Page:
[Brandon] This has been Writing Excuses. We are done, you are out of excuses, now go write.
mbarker: (ISeeYou2)
Writing Excuses Season Two Episode 18: World Building Governments


Key points: Monarchies put a face on the government, and may simplify the plot, since it is easier to vilify one person or relate to them. Science fiction often uses loosely tied states because travel delays make it likely. When you are world building, why do you want political intrigue in your book? Exaggerate. Where are the conflicts in the government? Where does the power come from? The more the reader knows about how things work, the more the protagonist can use those rules to solve problems. What can common citizens do, or not do? Take two steps away.
mukluks )
[Brandon] All right. You have your Writing Prompt. Unfortunately, you need to write a government run by colon cleansers.
[Dan] That is correct. Let's change it for more creativity. Start with the colon cleansers concept, and then remove it two steps away.
[Howard] Oh, there's poo everywhere.
[Brandon] I didn't do this. This wasn't my fault. This is been Writing Excuses. I'm sorry.
mbarker: (Me typing?)
Writing Excuses Season Two Episode 16: World Building -- Non-Human Races


Key points: nonhuman races add a sense of wonder to the setting. Don't just borrow Tolkien-esque races. Brandon will almost always focus mostly on humans, maybe. Avoid making an important characteristic a defining theme. Even nonhuman races are individuals. What do they want?
the script )
[Brandon] The writing prompt is to write...
[Howard] Create a believable alien and write something from his perspective.
[Brandon] There you go.
[Dan] Perfect.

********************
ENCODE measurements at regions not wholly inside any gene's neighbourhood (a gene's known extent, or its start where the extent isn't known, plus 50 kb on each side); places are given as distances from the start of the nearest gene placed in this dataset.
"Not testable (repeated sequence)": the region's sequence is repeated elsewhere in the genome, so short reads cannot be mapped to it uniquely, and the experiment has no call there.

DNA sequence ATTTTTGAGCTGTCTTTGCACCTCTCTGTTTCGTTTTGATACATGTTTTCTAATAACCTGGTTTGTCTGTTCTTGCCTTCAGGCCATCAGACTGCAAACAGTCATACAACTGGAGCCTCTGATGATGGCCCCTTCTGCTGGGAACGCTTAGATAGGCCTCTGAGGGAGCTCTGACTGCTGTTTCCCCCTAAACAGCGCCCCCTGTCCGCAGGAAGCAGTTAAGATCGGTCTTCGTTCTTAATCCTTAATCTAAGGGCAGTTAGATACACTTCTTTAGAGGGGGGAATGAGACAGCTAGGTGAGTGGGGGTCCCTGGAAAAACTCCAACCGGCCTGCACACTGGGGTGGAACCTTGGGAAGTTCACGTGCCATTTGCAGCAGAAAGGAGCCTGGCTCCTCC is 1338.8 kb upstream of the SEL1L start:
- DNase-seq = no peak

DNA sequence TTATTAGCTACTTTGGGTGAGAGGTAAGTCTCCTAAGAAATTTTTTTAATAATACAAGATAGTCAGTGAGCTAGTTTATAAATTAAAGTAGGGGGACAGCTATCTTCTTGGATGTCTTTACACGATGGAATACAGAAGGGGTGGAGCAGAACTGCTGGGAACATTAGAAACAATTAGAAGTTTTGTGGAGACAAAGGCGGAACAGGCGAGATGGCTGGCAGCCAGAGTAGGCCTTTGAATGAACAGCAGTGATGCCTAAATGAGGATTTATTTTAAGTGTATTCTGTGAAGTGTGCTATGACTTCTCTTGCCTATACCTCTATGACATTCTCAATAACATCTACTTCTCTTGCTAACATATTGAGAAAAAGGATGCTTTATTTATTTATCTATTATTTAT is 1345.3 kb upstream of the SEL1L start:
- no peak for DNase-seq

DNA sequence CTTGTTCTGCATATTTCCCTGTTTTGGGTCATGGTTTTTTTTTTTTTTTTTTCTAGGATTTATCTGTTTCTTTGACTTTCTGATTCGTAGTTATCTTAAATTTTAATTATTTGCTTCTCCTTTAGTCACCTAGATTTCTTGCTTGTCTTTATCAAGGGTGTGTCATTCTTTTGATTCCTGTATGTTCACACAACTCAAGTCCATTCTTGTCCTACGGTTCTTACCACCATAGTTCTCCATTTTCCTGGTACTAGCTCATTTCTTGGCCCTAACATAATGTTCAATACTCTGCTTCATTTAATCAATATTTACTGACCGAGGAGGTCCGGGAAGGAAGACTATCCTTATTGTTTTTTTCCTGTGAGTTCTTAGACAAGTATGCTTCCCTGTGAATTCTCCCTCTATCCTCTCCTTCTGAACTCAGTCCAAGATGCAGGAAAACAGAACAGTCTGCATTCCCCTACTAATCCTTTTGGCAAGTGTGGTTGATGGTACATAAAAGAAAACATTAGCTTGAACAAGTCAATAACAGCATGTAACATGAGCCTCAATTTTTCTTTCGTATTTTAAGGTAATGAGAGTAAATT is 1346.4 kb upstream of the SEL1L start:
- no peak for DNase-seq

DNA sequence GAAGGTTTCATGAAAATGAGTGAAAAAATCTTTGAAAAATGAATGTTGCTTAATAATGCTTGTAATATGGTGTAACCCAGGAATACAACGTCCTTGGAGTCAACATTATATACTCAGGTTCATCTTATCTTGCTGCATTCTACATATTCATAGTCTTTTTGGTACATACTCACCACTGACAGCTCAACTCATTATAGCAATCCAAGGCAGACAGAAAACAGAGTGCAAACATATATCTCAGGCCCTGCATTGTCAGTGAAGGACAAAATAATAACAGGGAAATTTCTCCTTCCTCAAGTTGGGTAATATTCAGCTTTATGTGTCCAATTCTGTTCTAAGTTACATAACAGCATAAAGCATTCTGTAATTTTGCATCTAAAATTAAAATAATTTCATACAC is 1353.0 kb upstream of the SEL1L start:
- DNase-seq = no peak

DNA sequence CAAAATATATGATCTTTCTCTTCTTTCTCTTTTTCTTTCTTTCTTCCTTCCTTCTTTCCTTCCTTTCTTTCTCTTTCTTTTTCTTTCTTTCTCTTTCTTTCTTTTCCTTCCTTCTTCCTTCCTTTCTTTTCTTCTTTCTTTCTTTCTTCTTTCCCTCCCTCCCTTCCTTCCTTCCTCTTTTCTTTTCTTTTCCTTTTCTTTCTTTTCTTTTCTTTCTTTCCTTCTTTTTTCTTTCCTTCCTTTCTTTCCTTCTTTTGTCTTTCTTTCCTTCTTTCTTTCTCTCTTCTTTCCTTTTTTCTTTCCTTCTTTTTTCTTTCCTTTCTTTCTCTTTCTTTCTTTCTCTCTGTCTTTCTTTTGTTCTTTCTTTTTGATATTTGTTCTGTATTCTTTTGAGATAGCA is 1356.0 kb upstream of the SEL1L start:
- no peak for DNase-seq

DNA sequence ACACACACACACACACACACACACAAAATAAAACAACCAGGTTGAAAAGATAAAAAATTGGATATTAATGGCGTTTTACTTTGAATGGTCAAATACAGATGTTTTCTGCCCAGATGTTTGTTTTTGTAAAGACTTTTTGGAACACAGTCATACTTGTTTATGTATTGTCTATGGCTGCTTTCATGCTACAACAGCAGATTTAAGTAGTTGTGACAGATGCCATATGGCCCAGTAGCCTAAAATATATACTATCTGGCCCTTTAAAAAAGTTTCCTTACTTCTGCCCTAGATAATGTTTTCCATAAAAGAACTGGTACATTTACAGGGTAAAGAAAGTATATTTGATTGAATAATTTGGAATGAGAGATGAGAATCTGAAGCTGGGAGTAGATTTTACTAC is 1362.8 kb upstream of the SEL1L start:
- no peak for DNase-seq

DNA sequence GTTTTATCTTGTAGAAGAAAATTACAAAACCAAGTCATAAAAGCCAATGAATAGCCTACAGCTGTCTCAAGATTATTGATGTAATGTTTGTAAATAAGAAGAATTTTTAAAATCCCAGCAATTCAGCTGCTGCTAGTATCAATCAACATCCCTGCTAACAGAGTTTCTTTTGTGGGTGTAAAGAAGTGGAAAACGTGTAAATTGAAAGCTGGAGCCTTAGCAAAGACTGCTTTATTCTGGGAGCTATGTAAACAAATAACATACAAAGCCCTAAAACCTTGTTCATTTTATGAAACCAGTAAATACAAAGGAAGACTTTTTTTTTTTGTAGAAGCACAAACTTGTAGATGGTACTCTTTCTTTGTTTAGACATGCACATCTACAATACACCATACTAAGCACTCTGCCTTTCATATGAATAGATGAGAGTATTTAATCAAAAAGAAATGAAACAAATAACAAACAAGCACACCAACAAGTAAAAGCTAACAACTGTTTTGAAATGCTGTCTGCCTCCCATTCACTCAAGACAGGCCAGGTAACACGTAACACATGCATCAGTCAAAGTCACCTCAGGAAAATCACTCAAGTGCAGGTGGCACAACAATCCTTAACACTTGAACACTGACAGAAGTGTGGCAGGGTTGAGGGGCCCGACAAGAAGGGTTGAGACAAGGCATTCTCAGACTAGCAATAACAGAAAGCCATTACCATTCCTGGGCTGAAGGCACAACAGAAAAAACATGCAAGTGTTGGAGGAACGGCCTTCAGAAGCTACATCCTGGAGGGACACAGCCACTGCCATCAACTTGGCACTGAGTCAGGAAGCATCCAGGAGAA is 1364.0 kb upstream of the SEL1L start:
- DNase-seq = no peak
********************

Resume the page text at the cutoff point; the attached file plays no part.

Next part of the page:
mbarker: (Burp)
Writing Excuses Episode 32: Talking Exposition with Patrick Rothfuss


Key points: don't start with info dumps. Avoid essays, police artist sketches, thesis statements, repeating. Use three good details, and characters in action. Toss readers into the world, and move the story and the characters forward. Arguments are good. Make every sentence do more than one thing. Give your readers a little tease, then wait. Make the exposition a payoff instead of an entry price.
to da dump, to da dump, to da dump, dump, dump )
Take one thing that's unimportant and explain the heck out of it. Take something else that is very important and don't explain it all.
mbarker: (BrainUnderRepair)
Writing Excuses Episode 27: World-Building Religion

[Note: this is not about a religion building a world, this is about writers who are building a fictional world and the role of religion in that. Just in case anyone is having trouble parsing the title. Fictional World Building: Religion?]

Key points: what you believe informs your writing, but your story should turn around what your characters believe. Religion belongs in world building because it is a human motivation. Talking about religion may offend some people, but putting pen to paper also may offend some people. Do your world building around sources of conflict. How will you use it in your story?
Details )
Writing prompt: develop a religion where people worship something that no one would ever worship in our world. And it can't be silly.

May 2017